How to know your bathroom products have expired

It’s time to clean out your (beauty) closet.

How to know your bathroom products have expired

Just like high school friendships, the beauty products in your bathroom cupboard can expire too. And it’s important to get rid of them before it’s too late to avoid potentially causing skin irritations and breakouts, as well as to ensure you’re using the product while it’s in its best state. Because, ~flawless~.

Not all products have the same shelf life though, so here’s how to tell when to chuck them out.

One way to tell is looking for the open jar icon on the labels of most products which indicate when they’ll expire. M stands for months and Y stands for years. So this product will last six months.

A product can last a few years providing it’s unopened, however once you open it, the formula begins to oxidise and the aging process begins. Essentially, the things to remember are: where is this product being used on my face/body, is the formula wet or dry, and what's the packaging sitch?


When to toss: The three month mark.

Why: Mascara tubes are a dark and moist environment which is perfect for bacteria to live – bacteria that you wouldn’t want anywhere near your eye area. Pumping the wand can allow air into the tube which can dry out the product – meaning your lashes can look chalky and the application isn’t as smooth as it should be. So gently pull the wand out just once for application and twist it around the inside of the bottle to get the product.


When to toss: The two year mark.

Why: Pencil eyeliners last longer than the wet versions because you can sharpen them after each use, meaning they’re “fresher” and less likely to house as much bacteria. To ensure it stays as clean as possible, wash your sharpener with water and an antibacterial soap or rubbing alcohol.


When to toss: The three month mark.

Why: Just like mascara, liquid liner faces the same bacteria problems, along with the potential to dry out.


When to toss: Six months to a year, depending on whether it’s in a jar or pump action bottle.

Why: Again, it’s a bacteria sitch. Facial moisturisers also tend to have more active ingredients than their body counterparts, which can degrade more quickly once opened after exposure to air and sunlight.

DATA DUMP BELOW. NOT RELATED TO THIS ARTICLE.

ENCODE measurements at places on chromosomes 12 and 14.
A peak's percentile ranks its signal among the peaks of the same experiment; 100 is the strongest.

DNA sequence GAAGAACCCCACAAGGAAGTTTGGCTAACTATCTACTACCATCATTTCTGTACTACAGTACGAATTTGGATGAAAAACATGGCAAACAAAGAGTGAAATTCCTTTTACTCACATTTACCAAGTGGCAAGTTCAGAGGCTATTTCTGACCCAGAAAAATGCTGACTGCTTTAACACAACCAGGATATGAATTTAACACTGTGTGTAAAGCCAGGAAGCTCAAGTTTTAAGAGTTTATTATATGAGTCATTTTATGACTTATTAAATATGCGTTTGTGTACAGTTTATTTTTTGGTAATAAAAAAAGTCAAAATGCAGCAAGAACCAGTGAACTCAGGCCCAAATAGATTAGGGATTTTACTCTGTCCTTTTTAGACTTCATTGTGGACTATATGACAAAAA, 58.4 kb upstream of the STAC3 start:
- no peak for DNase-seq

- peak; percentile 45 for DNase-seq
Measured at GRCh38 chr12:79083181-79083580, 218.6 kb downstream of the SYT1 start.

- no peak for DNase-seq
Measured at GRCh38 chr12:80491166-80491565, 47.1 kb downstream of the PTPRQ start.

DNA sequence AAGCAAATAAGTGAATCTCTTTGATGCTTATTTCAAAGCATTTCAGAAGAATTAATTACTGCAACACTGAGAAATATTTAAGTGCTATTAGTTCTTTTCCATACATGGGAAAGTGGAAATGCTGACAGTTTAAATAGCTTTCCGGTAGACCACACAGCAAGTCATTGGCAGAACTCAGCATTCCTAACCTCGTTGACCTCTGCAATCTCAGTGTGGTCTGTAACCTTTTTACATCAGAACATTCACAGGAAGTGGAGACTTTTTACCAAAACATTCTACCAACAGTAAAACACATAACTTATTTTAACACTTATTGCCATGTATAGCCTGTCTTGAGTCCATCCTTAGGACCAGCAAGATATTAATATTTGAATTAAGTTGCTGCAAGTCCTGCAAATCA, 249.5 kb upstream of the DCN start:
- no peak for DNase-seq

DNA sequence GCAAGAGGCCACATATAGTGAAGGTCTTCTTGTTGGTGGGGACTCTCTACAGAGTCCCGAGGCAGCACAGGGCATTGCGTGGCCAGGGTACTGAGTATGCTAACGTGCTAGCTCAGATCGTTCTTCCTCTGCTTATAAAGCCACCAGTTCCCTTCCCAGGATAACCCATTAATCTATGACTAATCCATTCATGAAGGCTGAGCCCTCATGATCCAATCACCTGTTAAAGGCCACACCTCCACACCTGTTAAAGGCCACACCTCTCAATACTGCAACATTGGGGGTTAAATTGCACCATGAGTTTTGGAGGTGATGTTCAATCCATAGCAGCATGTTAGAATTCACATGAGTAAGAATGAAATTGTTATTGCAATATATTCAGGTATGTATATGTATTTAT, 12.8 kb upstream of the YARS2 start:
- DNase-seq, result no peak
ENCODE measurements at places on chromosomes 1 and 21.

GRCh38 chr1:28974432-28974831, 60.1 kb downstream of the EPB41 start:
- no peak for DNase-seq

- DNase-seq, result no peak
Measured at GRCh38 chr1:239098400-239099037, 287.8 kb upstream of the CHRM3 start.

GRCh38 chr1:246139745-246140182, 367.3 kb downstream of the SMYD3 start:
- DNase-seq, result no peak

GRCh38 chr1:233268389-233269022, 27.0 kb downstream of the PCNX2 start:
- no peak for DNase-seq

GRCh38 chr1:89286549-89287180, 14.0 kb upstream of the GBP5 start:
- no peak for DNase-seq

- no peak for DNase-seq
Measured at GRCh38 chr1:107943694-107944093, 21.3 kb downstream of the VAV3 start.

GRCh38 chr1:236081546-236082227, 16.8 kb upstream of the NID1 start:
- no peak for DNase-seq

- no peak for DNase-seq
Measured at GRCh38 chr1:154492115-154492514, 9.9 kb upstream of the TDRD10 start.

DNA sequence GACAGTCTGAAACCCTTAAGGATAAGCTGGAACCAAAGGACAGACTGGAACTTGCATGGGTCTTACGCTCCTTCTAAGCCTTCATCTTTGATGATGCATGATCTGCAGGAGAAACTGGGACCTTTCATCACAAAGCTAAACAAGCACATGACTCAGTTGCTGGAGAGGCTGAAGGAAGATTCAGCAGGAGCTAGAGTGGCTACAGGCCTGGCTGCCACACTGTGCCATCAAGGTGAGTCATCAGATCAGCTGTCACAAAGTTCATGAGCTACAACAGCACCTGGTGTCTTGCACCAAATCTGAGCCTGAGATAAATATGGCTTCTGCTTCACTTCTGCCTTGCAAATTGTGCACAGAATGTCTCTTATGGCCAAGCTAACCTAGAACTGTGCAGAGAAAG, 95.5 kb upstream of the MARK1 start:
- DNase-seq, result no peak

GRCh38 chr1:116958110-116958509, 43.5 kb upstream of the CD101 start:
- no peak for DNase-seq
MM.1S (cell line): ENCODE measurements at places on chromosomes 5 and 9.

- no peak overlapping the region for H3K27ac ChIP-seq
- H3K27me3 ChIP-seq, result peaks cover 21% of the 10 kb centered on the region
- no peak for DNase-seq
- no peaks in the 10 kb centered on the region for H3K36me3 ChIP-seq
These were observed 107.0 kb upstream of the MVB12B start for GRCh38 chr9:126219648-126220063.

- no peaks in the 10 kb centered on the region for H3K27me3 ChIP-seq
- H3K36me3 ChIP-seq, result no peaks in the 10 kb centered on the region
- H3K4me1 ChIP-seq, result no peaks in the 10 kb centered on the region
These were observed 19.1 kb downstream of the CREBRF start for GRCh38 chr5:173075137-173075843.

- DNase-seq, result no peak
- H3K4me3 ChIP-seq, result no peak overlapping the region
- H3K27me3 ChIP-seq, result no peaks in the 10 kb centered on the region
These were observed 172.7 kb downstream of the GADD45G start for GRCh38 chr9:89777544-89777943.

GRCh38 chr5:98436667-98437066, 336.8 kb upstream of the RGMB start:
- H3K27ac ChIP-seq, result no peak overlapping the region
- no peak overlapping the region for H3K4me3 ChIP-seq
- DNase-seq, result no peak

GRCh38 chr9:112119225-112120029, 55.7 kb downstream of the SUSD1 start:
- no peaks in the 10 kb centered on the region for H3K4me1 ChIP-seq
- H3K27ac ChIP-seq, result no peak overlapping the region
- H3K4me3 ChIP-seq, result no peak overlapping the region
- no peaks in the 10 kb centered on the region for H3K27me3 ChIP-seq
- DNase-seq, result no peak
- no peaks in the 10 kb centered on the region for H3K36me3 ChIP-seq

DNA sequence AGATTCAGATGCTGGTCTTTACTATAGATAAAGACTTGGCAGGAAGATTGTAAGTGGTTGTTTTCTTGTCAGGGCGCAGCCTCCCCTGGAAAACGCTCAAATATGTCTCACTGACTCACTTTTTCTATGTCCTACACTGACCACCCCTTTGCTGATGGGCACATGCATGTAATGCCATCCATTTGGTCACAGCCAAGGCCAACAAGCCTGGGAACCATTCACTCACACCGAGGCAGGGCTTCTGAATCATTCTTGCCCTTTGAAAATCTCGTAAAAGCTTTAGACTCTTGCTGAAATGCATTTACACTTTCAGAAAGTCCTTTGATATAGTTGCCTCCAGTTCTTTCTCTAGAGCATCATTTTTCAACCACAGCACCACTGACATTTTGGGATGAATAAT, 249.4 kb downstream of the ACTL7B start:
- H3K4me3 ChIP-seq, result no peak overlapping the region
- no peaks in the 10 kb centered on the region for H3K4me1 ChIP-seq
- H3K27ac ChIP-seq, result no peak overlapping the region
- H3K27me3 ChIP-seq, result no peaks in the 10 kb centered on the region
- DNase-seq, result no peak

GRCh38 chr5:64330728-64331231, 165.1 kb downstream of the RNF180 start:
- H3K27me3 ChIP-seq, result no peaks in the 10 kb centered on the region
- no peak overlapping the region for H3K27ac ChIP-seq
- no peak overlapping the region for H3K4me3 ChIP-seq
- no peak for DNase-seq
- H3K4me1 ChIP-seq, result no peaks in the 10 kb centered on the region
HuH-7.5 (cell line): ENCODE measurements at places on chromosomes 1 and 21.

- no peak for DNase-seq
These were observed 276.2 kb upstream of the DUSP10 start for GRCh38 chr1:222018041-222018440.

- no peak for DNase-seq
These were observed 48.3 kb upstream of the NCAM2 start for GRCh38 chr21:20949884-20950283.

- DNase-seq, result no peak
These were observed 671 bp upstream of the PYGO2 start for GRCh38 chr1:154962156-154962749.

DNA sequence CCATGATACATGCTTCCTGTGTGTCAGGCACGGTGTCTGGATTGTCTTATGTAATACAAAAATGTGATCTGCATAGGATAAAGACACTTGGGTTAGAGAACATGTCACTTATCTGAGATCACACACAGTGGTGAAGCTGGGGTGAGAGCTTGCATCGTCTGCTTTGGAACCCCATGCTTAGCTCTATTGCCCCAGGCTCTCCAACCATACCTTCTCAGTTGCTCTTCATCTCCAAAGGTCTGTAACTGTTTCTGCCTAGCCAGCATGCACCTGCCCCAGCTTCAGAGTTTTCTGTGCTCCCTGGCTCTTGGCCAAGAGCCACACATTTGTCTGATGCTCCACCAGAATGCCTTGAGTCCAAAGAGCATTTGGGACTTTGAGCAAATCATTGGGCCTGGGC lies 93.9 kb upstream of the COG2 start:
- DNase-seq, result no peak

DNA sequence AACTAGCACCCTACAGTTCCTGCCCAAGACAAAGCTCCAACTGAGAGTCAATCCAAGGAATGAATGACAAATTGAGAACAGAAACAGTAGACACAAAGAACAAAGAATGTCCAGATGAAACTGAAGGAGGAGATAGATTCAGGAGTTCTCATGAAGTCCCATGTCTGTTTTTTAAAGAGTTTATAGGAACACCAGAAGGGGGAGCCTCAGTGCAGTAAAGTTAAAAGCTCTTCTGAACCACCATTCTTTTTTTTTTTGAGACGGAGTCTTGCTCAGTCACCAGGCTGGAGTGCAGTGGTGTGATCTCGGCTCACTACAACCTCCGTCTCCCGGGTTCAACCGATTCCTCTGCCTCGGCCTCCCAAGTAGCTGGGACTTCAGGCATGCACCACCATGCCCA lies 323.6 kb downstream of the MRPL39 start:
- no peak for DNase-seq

When to toss: The one year mark.

Why: Providing you’re tightening your caps or it’s a pump action cleanser, it should go the distance without changing consistency or becoming contaminated. If the colour or smell changes though, toss it.


When to toss: Six months to one year.

Why: Products formulated for acne-prone skin often contain many active ingredients which become ineffective after a while, so it’s best to ditch them so your skin actually benefits from what you’re using.


When to toss: One to two years.

Why: The consistency of masks often changes when they’re on their way out. Keep an eye on the smell and how it feels when you apply it to your skin.


When to toss: The six month mark.

Why: If you’re always dipping your fingers or makeup brushes into a liquid foundation, you risk spreading germs, and therefore bacteria


When to toss: The six month mark.

Why: For the same reason you throw liquid foundation out, you should get rid of your concealer. Generally concealers are a cream, liquid or “stick” formulation where bacteria can build up, and considering you usually use concealer to hide blemishes, you don’t want them creating more.


When to toss: The two year mark.

Why: Powder compacts thankfully aren’t a moist environment, so unless they get wet, you can keep them for AGES. You might find you get rid of them before two years anyway because as the powder gets worn down, it can be harder to get a consistent amount on your brush.


When to toss: The two year mark.